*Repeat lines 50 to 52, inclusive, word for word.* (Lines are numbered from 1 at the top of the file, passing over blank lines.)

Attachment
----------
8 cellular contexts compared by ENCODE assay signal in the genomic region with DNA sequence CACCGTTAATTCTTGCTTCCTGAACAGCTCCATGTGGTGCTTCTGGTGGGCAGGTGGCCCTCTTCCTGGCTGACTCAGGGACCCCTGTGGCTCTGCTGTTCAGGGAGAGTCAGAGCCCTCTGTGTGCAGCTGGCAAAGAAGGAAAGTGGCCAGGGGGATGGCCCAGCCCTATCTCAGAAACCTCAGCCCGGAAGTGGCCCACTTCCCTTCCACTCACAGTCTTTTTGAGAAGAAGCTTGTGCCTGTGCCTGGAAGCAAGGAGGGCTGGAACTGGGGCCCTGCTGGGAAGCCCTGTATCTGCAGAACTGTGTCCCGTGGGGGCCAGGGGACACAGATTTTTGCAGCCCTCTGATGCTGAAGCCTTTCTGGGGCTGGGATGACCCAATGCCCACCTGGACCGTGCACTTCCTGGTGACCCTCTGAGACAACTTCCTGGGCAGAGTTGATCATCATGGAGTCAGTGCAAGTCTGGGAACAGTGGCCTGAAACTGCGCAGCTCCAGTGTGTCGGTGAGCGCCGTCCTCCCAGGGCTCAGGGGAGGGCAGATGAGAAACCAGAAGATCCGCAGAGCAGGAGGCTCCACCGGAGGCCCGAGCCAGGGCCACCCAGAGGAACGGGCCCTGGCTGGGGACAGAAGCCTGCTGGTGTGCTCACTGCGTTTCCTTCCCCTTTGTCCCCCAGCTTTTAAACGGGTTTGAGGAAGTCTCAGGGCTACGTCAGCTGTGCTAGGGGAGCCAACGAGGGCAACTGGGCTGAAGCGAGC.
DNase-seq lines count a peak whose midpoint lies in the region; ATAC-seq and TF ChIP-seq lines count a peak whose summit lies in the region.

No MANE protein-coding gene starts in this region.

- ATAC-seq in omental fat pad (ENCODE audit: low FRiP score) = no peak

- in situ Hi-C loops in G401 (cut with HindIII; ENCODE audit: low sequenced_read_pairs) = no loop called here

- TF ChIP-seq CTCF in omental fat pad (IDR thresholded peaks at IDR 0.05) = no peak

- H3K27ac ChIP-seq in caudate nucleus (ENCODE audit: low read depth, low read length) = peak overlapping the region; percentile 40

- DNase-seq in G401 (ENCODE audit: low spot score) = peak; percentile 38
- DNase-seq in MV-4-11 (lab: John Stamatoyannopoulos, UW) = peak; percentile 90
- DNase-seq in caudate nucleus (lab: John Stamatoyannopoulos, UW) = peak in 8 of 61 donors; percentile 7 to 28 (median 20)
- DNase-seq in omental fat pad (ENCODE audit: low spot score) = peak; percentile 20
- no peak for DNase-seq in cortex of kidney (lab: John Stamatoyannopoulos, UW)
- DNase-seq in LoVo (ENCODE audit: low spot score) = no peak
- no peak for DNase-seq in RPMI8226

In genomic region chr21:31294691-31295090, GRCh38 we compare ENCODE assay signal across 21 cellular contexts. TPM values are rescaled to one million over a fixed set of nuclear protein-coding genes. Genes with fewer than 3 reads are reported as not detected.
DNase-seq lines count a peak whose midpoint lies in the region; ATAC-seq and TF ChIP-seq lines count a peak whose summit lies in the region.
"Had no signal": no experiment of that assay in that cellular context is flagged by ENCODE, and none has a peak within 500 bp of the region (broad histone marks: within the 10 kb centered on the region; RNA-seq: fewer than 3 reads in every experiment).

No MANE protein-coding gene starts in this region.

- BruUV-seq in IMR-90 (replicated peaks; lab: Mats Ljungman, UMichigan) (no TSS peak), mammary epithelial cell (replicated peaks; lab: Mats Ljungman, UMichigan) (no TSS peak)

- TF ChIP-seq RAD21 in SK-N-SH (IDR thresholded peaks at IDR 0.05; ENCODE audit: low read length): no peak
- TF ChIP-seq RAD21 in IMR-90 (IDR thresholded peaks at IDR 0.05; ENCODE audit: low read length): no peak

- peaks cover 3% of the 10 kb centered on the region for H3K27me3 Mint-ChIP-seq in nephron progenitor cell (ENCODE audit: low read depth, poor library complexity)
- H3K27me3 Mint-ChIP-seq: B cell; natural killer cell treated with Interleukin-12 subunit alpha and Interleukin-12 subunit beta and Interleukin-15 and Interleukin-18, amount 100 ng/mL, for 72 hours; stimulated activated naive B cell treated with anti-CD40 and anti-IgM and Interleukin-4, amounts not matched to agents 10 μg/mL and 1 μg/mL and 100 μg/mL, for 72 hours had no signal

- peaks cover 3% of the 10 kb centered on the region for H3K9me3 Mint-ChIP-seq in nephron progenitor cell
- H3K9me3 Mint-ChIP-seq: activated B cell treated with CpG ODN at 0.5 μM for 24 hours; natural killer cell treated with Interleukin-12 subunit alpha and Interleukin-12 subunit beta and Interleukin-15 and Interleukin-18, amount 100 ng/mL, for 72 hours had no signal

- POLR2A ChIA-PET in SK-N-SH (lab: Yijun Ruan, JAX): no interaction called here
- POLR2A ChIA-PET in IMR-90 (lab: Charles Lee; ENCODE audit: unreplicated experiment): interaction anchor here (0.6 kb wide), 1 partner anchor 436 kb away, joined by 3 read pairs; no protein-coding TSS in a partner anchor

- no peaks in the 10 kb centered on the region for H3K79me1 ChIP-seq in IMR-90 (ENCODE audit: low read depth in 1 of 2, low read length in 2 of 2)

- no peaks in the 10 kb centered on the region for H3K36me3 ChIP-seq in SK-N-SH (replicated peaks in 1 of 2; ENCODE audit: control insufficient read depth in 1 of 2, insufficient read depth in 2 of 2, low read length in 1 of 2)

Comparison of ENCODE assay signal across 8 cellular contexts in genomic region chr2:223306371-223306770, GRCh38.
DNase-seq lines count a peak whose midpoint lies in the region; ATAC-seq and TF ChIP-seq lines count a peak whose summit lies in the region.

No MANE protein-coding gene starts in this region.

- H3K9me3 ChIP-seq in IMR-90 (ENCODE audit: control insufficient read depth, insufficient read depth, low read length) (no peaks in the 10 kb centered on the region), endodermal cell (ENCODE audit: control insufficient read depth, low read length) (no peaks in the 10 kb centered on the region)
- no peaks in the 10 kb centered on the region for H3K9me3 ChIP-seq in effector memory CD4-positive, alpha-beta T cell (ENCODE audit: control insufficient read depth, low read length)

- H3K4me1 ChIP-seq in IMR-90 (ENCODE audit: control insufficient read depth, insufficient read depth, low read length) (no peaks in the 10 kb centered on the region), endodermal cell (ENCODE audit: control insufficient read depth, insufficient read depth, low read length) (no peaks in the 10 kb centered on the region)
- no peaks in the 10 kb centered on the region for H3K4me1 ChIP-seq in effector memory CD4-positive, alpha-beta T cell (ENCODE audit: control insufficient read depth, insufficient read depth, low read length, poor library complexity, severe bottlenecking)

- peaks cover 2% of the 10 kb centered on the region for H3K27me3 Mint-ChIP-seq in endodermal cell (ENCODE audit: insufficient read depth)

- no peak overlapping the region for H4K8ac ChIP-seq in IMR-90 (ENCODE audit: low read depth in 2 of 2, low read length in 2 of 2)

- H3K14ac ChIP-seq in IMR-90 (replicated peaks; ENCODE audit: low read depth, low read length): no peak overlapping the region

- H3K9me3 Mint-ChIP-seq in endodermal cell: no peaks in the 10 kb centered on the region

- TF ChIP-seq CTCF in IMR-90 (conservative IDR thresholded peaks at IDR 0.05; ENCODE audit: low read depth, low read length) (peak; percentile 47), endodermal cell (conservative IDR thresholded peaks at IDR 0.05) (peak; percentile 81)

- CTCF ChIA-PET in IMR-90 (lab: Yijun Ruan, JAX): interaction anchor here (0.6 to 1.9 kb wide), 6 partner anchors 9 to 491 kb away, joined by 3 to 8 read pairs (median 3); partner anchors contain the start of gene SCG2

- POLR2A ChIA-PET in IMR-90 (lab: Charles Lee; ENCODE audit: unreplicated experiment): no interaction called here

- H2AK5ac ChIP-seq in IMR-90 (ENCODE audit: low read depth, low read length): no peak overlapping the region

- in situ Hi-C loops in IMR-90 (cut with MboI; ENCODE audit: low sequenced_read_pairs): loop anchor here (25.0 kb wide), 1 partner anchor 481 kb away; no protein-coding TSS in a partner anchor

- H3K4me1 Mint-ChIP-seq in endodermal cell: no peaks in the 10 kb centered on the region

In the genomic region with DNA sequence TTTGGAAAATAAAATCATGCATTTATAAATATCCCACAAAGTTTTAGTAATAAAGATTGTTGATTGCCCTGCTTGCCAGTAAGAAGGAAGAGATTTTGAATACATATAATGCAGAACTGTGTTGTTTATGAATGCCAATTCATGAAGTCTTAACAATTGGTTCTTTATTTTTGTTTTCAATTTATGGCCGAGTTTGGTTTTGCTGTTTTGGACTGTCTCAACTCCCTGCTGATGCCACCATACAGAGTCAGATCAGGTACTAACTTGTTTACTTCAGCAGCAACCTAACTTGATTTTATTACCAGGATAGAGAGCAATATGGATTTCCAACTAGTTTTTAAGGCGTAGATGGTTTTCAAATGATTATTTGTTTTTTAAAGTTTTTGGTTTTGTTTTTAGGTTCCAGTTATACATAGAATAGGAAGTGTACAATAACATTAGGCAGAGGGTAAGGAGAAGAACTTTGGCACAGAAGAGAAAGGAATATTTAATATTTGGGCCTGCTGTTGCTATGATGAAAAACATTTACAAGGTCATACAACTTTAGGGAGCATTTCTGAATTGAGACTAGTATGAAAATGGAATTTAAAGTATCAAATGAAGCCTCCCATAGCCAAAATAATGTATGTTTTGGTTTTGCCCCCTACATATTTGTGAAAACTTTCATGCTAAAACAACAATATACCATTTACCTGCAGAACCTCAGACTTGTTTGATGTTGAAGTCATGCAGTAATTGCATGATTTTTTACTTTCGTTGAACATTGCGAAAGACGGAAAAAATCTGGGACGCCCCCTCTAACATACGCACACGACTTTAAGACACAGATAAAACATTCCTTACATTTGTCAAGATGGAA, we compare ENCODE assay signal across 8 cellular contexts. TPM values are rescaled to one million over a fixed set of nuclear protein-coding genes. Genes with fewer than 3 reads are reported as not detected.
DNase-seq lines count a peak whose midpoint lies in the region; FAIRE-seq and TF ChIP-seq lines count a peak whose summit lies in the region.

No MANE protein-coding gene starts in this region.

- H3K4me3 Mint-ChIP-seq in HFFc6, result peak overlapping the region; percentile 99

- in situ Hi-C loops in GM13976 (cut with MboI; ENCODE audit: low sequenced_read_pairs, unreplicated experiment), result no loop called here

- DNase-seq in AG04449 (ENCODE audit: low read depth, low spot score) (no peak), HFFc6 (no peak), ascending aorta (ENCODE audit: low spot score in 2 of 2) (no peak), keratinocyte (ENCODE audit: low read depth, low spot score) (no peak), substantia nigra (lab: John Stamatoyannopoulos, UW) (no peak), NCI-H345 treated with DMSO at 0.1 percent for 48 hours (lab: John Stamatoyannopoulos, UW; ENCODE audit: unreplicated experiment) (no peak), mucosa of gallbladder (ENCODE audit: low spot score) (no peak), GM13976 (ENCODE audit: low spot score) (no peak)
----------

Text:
- H3K4me3 Mint-ChIP-seq in HFFc6, result peak overlapping the region; percentile 99

- in situ Hi-C loops in GM13976 (cut with MboI; ENCODE audit: low sequenced_read_pairs, unreplicated experiment), result no loop called here

- DNase-seq in AG04449 (ENCODE audit: low read depth, low spot score) (no peak), HFFc6 (no peak), ascending aorta (ENCODE audit: low spot score in 2 of 2) (no peak), keratinocyte (ENCODE audit: low read depth, low spot score) (no peak), substantia nigra (lab: John Stamatoyannopoulos, UW) (no peak), NCI-H345 treated with DMSO at 0.1 percent for 48 hours (lab: John Stamatoyannopoulos, UW; ENCODE audit: unreplicated experiment) (no peak), mucosa of gallbladder (ENCODE audit: low spot score) (no peak), GM13976 (ENCODE audit: low spot score) (no peak)